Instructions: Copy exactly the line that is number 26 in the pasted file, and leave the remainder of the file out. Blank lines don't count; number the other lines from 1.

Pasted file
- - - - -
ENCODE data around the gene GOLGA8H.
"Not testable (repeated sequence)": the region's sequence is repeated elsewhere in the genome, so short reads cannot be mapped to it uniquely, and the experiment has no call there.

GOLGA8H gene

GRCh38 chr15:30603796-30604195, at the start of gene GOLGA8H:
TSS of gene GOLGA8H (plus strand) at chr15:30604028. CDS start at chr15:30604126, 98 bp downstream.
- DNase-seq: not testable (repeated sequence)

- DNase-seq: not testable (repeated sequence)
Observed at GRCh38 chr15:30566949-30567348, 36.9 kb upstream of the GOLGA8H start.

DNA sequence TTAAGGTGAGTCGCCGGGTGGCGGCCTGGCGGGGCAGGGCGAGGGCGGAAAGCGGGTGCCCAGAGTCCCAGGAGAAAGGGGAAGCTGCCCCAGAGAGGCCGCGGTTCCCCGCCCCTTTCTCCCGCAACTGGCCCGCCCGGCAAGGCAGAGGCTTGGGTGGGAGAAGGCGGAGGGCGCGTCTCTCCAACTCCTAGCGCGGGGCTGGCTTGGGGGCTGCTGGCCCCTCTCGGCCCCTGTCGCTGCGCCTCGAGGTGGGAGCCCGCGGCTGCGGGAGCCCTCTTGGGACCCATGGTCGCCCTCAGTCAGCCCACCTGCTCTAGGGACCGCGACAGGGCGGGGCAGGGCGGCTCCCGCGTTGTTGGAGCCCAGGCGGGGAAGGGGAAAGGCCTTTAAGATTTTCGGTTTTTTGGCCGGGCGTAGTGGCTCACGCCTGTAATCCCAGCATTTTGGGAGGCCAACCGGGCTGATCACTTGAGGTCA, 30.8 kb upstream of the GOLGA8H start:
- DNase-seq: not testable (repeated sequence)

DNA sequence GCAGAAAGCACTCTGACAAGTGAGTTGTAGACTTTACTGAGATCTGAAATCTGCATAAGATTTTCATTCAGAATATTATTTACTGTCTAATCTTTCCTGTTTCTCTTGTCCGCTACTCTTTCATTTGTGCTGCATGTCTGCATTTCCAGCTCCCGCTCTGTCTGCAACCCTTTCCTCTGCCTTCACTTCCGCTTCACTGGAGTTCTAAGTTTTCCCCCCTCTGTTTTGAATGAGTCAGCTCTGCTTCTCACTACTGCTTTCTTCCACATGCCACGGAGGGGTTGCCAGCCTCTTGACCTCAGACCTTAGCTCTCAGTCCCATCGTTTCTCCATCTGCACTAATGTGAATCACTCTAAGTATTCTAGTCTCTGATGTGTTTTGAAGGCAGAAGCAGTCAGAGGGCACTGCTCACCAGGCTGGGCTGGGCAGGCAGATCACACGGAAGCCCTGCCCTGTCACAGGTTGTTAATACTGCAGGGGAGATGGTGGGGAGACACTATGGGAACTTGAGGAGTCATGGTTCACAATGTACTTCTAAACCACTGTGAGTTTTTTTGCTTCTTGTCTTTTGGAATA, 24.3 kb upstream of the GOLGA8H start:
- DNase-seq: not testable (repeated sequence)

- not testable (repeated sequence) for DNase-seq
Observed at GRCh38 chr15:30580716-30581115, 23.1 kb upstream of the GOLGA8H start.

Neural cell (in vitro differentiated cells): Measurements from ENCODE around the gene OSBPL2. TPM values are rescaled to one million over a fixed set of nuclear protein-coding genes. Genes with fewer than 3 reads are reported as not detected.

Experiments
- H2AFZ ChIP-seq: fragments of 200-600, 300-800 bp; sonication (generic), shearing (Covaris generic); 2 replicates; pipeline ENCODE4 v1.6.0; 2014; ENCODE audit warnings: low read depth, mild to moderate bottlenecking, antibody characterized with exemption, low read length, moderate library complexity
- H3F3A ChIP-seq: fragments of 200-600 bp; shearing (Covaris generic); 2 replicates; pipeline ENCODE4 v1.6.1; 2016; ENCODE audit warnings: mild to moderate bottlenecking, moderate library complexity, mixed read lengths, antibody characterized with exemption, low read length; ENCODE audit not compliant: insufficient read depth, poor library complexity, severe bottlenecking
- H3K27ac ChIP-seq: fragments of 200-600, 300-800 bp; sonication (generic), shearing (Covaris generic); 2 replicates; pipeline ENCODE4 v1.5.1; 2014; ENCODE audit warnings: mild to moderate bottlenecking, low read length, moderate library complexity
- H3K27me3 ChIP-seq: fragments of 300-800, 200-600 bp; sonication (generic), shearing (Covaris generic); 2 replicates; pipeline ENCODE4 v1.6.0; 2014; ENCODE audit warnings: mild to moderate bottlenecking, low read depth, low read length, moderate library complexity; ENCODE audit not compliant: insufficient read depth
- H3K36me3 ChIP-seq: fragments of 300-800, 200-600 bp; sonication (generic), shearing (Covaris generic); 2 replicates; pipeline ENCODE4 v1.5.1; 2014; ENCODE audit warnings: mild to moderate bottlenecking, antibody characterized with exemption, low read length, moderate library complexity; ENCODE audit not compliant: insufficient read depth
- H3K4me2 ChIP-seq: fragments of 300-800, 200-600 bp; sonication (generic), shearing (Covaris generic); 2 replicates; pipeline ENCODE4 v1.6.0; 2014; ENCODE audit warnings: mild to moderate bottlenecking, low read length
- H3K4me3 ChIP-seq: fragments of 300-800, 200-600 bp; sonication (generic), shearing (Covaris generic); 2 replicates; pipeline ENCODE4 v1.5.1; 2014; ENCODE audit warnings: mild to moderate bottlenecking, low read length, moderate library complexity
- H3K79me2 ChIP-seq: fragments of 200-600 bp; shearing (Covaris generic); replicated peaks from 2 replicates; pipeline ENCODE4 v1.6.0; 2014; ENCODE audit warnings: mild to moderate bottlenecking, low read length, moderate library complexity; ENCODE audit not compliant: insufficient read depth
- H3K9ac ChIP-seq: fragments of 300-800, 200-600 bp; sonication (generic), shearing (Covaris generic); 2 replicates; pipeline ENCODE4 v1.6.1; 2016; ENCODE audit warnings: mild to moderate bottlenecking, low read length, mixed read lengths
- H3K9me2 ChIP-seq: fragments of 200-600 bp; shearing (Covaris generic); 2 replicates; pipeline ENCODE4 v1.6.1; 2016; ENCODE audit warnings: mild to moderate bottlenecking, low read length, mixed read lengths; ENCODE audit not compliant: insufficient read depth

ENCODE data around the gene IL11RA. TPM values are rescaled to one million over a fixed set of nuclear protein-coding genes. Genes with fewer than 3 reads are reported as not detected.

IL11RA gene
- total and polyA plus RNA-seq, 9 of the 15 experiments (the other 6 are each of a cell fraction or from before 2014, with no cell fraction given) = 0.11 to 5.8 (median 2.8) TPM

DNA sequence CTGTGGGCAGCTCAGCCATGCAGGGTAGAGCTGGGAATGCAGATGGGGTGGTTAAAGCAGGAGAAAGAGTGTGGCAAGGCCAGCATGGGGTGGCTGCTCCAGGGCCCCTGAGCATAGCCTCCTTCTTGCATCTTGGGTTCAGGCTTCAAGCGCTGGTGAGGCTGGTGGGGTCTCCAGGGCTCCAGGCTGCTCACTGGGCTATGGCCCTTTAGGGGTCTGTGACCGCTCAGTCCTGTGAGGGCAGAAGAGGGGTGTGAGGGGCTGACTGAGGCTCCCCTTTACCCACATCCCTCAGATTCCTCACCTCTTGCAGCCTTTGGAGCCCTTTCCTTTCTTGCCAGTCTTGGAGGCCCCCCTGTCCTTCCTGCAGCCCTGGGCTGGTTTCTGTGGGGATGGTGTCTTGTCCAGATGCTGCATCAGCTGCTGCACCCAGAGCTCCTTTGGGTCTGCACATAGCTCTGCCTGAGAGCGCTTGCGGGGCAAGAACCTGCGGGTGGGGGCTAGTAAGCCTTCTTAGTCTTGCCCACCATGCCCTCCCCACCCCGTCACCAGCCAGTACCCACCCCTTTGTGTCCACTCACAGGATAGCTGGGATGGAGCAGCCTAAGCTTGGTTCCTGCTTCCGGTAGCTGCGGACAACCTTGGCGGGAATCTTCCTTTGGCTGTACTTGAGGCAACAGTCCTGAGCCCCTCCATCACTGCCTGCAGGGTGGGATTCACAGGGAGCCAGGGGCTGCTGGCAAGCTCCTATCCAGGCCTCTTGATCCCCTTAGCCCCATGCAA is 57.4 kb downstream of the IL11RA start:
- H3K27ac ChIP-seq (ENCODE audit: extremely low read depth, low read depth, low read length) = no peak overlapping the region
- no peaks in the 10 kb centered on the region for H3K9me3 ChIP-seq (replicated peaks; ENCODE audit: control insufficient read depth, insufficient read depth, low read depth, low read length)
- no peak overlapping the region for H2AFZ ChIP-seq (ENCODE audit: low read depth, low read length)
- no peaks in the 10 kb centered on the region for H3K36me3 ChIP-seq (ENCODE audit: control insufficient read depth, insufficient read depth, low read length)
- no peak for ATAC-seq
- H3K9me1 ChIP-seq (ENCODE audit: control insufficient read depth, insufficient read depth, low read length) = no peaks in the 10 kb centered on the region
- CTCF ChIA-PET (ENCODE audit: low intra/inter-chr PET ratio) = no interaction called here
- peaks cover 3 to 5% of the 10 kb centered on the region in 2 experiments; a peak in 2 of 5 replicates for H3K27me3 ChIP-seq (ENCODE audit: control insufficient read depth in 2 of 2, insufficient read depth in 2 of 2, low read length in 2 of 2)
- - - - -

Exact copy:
- H3K9me2 ChIP-seq: fragments of 200-600 bp; shearing (Covaris generic); 2 replicates; pipeline ENCODE4 v1.6.1; 2016; ENCODE audit warnings: mild to moderate bottlenecking, low read length, mixed read lengths; ENCODE audit not compliant: insufficient read depth